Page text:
The Joke’s on the Generals
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CULTURE

The Joke’s on the Generals


By YENI NOVEMBER, 2008 - VOLUME 16 NO.11


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Laughter is a sharp weapon in the hands of Burma’s regime critics

BURMA is under siege and the crackdown on anti-regime monks and activists has intensified, continuing day and night. The bloodshed in Burma in September 2007 and the regime’s inadequate, heartless response to the cyclone the following May ignited worldwide anger, directed at regime leader Snr-Gen Than Shwe. Yet through it all, the callous, stubborn general remained a figure of fun, arousing mirth as well as outrage.

Rambo meets “Rum Bo.”

Contrasting the conventional image of a stony-faced general are cartoons and “doctored” photographs of Than Shwe in humiliating circumstances, placed on the Internet and then downloaded for distribution wherever regime critics gather.

The most popular features depictions of Than Shwe inspecting his troops with his underpants around his knees or from the back of a hearse.

One picture of superimposed images shows him hobnobbing with al-Qaida boss Osama Bin Laden. Another depicts him embracing a large bottle of rum next to a poster advertising the latest Rambo film, which is set mostly in Burma. Than Shwe is identified as “Rum Bo”—“rum” standing for alcohol and “bo” meaning bully. Together, they stand as a metaphor for Than Shwe.

A poster plays with the names Chee Lay Chee & Kway Young Sone, referring to the well-known traditional comedy troupe Thee Lay Thee & Say Young Sone. Chee is Burmese for “excrement,” lay is “four” while the words Kway Young Sone mean “dogs of different colors.” Put the words together and add portraits of the four generals who rule Burma—and what do you have? Four disgusting objects and dogs of different colors.

Panties for peace game

Dogs featured in one ruse to ridicule the regime—pictures of Than Shwe were hung around the necks of the stray dogs that roam the streets of Rangoon.

The pictures, which rapidly found their way onto the Internet, are the work of an exiled Burmese satirist who goes by the name of Mr Creator. Downloaded copies of his pictures and cartoons are popular items among cyber dissidents.

Internet technology has given satirists like Mr Creator the tools to launch an effective campaign of ridicule aimed at Burma’s military leaders.

“Older information technologies such as the telephone or fax are expensive and often practically irrelevant when organizing international campaigns spanning several cities or countries,” researcher Mridul Chowdhury wrote in his paper “The Role of the Internet in Burma’s Saffron Revolution,” a case study for the Berkman Center for Internet & Society at Harvard University.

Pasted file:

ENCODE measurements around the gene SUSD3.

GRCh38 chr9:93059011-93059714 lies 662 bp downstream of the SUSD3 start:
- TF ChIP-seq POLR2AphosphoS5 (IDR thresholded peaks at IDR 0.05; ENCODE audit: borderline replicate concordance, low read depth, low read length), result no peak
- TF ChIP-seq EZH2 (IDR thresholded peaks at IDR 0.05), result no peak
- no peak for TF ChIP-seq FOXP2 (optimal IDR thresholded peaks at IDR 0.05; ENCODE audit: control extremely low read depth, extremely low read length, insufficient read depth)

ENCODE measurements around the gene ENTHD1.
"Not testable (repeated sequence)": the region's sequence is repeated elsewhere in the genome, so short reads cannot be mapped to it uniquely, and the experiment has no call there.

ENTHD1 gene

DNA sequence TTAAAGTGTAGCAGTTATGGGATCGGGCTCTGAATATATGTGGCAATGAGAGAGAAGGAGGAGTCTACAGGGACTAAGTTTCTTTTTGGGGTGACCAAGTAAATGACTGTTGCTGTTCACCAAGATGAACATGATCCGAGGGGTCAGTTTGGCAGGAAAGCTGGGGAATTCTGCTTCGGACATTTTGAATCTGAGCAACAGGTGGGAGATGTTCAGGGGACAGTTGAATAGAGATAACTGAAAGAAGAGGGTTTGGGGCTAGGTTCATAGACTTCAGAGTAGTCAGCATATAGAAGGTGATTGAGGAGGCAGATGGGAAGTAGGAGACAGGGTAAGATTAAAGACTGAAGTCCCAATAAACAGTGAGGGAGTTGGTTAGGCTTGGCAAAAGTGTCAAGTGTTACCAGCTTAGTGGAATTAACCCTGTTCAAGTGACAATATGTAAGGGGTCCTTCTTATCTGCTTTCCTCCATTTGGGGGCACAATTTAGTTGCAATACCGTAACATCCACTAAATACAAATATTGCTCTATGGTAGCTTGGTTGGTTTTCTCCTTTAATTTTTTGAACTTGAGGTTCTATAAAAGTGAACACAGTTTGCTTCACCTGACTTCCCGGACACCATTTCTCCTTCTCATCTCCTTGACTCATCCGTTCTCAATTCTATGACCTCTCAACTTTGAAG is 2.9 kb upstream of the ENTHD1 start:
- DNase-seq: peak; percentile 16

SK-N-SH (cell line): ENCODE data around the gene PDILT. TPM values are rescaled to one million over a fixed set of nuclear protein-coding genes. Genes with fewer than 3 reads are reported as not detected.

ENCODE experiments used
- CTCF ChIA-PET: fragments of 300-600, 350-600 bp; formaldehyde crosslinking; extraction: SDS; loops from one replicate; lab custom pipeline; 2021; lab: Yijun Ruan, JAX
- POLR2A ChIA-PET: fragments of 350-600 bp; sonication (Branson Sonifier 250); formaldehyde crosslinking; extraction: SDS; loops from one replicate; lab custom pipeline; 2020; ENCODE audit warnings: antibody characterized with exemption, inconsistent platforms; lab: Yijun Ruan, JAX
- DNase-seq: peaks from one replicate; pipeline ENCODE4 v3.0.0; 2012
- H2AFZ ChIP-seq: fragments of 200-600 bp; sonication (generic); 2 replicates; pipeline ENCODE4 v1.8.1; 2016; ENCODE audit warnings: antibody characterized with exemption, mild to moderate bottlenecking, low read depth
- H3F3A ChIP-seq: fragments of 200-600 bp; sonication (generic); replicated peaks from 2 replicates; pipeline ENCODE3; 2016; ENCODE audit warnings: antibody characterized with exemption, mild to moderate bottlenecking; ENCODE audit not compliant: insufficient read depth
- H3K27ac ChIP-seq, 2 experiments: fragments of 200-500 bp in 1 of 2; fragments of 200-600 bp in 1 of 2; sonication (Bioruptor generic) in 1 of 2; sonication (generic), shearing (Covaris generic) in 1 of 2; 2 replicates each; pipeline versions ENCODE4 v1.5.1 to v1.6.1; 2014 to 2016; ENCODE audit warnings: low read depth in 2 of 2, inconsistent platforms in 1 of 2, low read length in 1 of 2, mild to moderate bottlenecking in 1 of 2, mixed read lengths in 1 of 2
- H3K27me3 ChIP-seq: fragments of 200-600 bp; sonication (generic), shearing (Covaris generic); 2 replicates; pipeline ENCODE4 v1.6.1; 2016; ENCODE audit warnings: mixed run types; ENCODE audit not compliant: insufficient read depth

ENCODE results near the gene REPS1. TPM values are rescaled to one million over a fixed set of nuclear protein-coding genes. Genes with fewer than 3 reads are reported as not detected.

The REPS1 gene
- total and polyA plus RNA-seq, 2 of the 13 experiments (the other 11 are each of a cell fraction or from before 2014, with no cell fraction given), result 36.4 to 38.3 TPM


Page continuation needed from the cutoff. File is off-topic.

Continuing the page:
“The distance between the campaign participants and the speed at which the organizers have to strategize and make decisions necessitate heavy dependence on the Internet,” he said.

Chowdhury is right. The Burmese people are more likely than ever to see the Internet as a means of achieving freedom of expression with the advent of information technology.

Since the September 2007 uprising led by Buddhist monks, the Internet has helped to shape the way Burmese think, communicate and even have fun in their isolated, military-ruled country. They usually chat away on G-talk, check out the social-networking sites Facebook, Hi5 and Friendster, surf exiled Burmese Web sites and blogs and even share information about how to slip past regime censors by using proxy servers.

In their blogs and e-mail groups, they demonstrate the active role they play in sharing information, debating important issues in politics and other areas of domestic concern—and making the ruling generals angry with cartoons and games.

One such online game was an amusing part of the highly successful “Panties for Peace” campaign, launched by a group of regime critics in Chiang Mai in Northern Thailand. Players could bombard an image of Than Shwe with missiles in the shape of women’s underwear, scoring points for direct hits.



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